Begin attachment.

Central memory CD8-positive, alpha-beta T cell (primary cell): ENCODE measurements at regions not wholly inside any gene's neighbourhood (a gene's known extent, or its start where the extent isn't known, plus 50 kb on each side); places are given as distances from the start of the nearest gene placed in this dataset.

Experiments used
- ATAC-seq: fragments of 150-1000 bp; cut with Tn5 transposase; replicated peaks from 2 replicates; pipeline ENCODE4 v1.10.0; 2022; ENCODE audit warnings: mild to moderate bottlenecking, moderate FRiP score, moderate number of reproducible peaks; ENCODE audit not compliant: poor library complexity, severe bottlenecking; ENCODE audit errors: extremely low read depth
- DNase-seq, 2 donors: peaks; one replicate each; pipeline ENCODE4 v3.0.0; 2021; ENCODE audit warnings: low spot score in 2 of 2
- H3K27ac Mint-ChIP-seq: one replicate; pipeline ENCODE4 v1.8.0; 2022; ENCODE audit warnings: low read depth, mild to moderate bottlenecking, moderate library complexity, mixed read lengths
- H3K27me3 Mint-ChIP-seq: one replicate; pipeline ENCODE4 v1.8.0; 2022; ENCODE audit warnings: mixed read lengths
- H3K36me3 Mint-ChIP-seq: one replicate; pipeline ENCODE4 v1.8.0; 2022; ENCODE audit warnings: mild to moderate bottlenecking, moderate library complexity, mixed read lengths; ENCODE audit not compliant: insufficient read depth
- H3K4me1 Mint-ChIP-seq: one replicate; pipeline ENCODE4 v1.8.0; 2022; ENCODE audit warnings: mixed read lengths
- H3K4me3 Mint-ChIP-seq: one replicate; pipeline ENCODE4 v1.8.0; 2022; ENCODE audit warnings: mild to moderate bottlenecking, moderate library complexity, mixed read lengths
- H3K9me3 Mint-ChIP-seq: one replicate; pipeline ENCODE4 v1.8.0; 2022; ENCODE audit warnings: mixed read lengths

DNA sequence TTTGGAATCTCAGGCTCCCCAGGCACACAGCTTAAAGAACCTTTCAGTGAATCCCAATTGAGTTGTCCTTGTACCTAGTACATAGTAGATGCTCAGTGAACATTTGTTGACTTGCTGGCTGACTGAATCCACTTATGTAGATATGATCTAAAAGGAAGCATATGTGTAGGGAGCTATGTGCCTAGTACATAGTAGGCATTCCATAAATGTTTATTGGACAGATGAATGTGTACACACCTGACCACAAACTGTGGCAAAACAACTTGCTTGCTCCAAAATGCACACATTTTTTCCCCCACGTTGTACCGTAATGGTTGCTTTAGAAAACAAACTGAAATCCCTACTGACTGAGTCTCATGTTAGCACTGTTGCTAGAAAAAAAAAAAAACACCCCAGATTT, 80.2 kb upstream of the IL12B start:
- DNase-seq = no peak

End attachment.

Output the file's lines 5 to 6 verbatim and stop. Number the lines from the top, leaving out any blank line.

- H3K27ac Mint-ChIP-seq: one replicate; pipeline ENCODE4 v1.8.0; 2022; ENCODE audit warnings: low read depth, mild to moderate bottlenecking, moderate library complexity, mixed read lengths
- H3K27me3 Mint-ChIP-seq: one replicate; pipeline ENCODE4 v1.8.0; 2022; ENCODE audit warnings: mixed read lengths